In fourth-century BGC Athens, Plato’s imagined ideal laws required boys and girls to be taught equally Pyrrhic dance. About six hundred years later, Apuleius, with his keen sense for the absurdity of everyday sexism, described girls and boys dancing together the Pyrrhic dance for a large public festival.[4]

A poem fortunately preserved in the Anthologia Latina shows Pyrrhic dance’s relation to gender equality. It depicts the battle of the sexes that brings peace and gender equality through the potent functioning of a soothing instrument:

On a Pyrrhic dance

In the precinct of Venus are simulated the battles of Mars,
when the two sexes come against each other.
The Pyrrhic dance pitches the female group against the males
and it moves like a soldier in the conduct of arms,
although the weapons aren’t tipped with stiff steel,
but being made of boxwood only give off sound.
Thus do they alternately aim javelins and protect themselves with shields.
No man or woman is hurt in their coming together.
The play has fighting, but the contests bring peace,
because the soothing instrument commands them to retire as equals.

{De pyrrhica

In spatio Veneris simulantur proelia Martis,
cum sese adversum sexus uterque venit.
Femineam maribus nam confert pyrrhica classem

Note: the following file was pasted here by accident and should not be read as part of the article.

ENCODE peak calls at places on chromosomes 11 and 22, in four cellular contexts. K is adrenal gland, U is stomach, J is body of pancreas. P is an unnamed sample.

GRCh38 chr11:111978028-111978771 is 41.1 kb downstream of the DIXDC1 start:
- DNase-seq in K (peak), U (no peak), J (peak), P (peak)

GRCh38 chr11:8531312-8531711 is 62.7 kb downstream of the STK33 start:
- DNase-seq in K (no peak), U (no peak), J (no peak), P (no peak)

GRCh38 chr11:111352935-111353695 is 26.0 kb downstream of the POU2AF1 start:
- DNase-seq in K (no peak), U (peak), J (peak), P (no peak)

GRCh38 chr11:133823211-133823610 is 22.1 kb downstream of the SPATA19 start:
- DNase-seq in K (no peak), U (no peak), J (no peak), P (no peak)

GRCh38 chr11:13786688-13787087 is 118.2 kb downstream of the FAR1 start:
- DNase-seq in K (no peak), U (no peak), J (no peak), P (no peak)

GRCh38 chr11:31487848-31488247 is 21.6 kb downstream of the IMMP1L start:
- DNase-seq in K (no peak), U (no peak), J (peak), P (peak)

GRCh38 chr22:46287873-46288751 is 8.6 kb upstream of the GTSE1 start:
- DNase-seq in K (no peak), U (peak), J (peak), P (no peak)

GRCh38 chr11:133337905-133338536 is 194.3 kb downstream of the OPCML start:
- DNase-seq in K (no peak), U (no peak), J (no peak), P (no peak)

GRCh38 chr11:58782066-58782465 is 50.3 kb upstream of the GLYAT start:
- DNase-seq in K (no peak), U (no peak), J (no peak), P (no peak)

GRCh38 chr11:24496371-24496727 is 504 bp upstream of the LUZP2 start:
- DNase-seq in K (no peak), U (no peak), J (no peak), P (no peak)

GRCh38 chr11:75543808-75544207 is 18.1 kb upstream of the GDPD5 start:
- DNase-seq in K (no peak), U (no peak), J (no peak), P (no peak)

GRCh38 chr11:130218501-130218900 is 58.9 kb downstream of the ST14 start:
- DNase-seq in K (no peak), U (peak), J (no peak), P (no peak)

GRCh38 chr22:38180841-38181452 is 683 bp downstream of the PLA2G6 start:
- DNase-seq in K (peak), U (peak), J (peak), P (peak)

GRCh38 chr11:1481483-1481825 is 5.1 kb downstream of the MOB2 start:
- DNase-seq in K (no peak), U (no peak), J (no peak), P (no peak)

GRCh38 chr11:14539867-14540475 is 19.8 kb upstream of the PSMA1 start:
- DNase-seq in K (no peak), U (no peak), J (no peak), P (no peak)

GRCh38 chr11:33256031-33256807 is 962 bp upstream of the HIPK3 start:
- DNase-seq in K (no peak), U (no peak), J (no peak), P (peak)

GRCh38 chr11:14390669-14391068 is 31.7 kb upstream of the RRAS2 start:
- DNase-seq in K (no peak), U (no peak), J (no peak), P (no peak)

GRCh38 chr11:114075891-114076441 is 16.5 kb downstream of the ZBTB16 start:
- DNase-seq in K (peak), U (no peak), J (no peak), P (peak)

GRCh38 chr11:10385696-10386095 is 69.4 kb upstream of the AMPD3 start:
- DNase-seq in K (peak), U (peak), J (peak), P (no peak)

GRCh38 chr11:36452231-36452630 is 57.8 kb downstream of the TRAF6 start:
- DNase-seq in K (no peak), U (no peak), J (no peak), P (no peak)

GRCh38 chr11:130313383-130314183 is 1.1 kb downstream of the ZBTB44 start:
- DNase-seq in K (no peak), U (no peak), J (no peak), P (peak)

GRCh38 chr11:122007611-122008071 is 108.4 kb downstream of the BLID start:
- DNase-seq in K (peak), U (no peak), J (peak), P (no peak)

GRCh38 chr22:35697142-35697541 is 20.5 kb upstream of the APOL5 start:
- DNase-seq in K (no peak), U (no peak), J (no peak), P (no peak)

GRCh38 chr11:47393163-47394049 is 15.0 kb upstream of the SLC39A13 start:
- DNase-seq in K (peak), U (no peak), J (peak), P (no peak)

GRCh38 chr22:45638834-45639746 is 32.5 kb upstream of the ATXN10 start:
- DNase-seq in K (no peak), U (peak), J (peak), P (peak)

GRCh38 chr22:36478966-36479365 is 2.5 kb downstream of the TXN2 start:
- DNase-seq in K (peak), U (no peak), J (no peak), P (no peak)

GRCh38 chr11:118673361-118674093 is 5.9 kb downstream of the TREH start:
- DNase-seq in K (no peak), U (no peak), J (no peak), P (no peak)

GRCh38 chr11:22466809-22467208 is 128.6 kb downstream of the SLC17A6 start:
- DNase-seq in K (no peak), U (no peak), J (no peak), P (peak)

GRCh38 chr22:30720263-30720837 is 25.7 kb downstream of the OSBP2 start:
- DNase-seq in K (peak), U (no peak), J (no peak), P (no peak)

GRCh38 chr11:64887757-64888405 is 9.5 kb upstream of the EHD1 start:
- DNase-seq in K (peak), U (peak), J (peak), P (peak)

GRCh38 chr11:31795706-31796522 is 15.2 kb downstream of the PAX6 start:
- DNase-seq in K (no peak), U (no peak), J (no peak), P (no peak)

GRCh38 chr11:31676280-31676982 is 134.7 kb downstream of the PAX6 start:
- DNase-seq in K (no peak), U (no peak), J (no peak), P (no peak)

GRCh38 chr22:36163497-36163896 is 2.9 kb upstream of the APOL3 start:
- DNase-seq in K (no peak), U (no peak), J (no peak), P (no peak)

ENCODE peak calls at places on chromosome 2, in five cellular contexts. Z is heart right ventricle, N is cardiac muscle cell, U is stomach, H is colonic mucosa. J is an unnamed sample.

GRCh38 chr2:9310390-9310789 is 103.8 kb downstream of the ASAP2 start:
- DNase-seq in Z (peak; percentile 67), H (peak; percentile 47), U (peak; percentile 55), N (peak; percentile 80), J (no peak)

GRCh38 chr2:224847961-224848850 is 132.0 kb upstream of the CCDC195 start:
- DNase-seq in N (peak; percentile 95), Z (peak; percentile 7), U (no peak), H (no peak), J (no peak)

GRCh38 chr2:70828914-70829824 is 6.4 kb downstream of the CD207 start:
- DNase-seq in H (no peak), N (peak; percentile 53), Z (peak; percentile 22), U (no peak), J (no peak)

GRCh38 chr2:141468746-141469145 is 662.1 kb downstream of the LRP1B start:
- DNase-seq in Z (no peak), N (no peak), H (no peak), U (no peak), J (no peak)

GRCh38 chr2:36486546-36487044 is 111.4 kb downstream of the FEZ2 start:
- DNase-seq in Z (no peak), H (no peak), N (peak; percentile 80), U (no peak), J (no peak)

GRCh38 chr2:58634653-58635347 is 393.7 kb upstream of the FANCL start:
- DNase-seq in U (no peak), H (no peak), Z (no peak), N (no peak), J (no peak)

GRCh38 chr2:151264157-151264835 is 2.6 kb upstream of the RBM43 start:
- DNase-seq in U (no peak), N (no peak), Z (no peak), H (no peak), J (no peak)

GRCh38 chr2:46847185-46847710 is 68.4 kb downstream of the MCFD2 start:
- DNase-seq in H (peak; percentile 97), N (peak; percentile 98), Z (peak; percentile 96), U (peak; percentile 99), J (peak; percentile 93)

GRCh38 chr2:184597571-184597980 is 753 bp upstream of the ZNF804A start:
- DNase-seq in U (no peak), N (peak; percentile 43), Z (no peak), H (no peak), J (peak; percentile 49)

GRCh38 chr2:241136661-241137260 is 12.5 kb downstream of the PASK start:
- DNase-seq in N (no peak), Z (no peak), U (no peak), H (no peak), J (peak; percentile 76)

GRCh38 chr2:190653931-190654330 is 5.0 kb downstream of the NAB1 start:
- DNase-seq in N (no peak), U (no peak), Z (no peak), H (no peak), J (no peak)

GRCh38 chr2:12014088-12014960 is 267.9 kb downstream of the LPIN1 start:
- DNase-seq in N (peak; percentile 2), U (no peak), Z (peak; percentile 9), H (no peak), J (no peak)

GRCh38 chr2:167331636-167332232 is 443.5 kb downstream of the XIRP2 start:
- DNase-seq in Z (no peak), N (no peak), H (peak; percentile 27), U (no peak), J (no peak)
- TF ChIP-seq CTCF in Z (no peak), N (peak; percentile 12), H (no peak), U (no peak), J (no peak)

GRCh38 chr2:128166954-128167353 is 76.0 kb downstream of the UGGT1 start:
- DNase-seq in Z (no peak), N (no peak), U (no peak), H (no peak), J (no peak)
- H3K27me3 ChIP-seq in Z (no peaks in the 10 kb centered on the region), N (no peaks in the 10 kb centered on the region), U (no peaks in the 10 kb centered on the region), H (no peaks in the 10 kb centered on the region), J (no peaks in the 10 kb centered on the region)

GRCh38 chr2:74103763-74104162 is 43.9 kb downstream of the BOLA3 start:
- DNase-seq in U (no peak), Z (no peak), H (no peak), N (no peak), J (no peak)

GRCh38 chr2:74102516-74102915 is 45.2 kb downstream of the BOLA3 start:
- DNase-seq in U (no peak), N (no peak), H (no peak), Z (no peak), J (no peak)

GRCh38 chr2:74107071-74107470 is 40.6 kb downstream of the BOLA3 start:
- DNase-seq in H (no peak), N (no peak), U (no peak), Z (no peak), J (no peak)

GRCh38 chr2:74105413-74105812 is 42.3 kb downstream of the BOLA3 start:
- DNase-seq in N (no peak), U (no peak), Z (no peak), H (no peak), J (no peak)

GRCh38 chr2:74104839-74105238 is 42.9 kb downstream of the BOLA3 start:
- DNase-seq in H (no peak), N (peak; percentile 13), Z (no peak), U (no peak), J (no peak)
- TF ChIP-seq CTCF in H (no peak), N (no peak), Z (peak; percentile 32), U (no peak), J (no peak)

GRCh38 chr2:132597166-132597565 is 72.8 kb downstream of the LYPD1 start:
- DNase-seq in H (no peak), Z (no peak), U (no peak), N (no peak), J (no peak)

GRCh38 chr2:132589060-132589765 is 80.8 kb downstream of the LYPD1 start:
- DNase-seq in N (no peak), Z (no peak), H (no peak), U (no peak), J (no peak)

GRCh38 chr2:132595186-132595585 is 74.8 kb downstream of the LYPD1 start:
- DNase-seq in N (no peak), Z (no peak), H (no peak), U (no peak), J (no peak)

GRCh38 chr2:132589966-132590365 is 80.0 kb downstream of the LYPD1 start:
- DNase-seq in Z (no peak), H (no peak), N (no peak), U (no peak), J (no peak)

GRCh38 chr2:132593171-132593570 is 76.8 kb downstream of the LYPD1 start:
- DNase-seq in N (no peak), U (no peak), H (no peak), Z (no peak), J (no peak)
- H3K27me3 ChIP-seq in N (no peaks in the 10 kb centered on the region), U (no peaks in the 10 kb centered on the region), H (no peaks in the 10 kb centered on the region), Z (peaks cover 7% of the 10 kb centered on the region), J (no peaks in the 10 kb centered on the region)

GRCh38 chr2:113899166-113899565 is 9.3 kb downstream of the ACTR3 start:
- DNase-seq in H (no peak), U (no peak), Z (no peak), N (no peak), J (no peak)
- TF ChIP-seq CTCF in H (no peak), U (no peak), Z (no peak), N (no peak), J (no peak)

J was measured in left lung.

et velut in morem militis arma movet,
quae tamen haut ullo chalybis sunt tecta rigore,
sed solum reddunt buxea tela sonum.
Sic alterna petunt iaculis clipeisque teguntur.
Nec sibi congressu vir nocet an mulier.
Lusus habet pugnam, sed dant certamina pacem,
nam remeare iubent organa blanda pares.} [5]

Not depicting masculine sexuality as distinctively violent, the male and female dancers alternate javelin thrusts and shielding. The battle of the sexes, when conducted appropriately, hurts neither men nor women. It brings about peace and gender equality.[6]

With modern intensification of gynocentric dominance, many men are afraid to confront women. They refuse to engage in the battle of the sexes. The resulting gender rout further intensifies gynocentrism. Loss of Pyrrhic dance is extraordinarily damaging to society.

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[1] The ancient Greco-Roman world didn’t achieve modern ideals of gender equality. Sexuality in ancient Athens was regulated with a harsh gender double standard. Ancient Rome was founded with an express commitment to gender subordination. Nonetheless, across all social classes and all ordinary activities, life in the ancient Greco-Roman world was probably more gender equal than life today in high-income Western countries professing gender equality. Life for most persons in the pre-modern world — men and women — was nasty, brutish, and short.

Within the context of the Trojan War’s brutal violence against men, Euripides, Andromache ll. 1129-41, describes Neoptolemus’s Pyrrhic dance in response to actual, vicious violence against him. For analysis, Cairns (2012).

[2] Aristophanes, Clouds 988-9 (first produced in Athens in 423 BGC), from Greek trans. George Theodoridis (2007). An alternate translation:

It sends me into a fury when I see one of them dance Pallas Athena’s martial dance steps {Pyrrhic dance} screening his butt with a shield, quite ignoring Athena.

Roche (2005) p. 177. The context is clearly homoeroticism: